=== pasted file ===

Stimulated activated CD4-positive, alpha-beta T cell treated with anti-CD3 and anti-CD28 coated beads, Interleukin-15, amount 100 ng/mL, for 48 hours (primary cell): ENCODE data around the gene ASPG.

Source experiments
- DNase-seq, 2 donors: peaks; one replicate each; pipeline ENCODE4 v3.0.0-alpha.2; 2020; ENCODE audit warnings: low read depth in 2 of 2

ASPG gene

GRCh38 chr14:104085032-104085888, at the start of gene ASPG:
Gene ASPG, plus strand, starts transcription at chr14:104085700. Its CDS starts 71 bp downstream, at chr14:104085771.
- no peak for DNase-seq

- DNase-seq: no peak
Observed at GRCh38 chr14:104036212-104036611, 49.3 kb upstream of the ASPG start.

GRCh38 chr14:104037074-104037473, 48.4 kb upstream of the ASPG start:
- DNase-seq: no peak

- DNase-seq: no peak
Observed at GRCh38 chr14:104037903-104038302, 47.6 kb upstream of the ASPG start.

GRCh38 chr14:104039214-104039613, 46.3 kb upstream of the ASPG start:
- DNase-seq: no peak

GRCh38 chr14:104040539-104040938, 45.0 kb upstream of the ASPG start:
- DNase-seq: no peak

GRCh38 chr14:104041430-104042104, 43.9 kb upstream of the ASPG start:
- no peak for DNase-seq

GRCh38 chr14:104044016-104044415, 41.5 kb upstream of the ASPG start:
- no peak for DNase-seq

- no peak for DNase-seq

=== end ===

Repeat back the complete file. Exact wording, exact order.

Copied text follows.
Stimulated activated CD4-positive, alpha-beta T cell treated with anti-CD3 and anti-CD28 coated beads, Interleukin-15, amount 100 ng/mL, for 48 hours (primary cell): ENCODE data around the gene ASPG.

Source experiments
- DNase-seq, 2 donors: peaks; one replicate each; pipeline ENCODE4 v3.0.0-alpha.2; 2020; ENCODE audit warnings: low read depth in 2 of 2

ASPG gene

GRCh38 chr14:104085032-104085888, at the start of gene ASPG:
Gene ASPG, plus strand, starts transcription at chr14:104085700. Its CDS starts 71 bp downstream, at chr14:104085771.
- no peak for DNase-seq

- DNase-seq: no peak
Observed at GRCh38 chr14:104036212-104036611, 49.3 kb upstream of the ASPG start.

GRCh38 chr14:104037074-104037473, 48.4 kb upstream of the ASPG start:
- DNase-seq: no peak

- DNase-seq: no peak
Observed at GRCh38 chr14:104037903-104038302, 47.6 kb upstream of the ASPG start.

GRCh38 chr14:104039214-104039613, 46.3 kb upstream of the ASPG start:
- DNase-seq: no peak

GRCh38 chr14:104040539-104040938, 45.0 kb upstream of the ASPG start:
- DNase-seq: no peak

GRCh38 chr14:104041430-104042104, 43.9 kb upstream of the ASPG start:
- no peak for DNase-seq

GRCh38 chr14:104044016-104044415, 41.5 kb upstream of the ASPG start:
- no peak for DNase-seq

- no peak for DNase-seq